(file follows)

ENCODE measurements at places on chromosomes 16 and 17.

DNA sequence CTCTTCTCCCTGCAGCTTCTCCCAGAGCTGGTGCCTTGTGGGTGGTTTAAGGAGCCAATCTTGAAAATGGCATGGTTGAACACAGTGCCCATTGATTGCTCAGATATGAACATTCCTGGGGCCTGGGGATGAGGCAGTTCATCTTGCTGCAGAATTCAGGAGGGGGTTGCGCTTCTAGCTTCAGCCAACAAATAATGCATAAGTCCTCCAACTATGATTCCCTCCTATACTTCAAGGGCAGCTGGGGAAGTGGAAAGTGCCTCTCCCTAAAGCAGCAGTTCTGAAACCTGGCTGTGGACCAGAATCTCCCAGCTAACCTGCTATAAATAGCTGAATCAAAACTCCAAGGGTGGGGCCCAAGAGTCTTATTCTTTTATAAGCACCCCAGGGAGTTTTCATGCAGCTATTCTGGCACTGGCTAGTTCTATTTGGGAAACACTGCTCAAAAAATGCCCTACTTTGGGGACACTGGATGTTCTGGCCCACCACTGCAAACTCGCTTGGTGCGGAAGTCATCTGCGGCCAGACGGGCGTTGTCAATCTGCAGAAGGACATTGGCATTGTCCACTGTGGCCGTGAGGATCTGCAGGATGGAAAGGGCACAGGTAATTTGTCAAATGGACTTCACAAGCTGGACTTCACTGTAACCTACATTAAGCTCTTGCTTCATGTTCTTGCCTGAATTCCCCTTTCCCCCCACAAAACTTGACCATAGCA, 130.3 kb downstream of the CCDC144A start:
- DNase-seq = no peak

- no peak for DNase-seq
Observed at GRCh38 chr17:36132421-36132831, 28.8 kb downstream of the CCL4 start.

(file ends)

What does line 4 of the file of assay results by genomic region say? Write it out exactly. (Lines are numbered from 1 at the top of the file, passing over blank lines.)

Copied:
- no peak for DNase-seq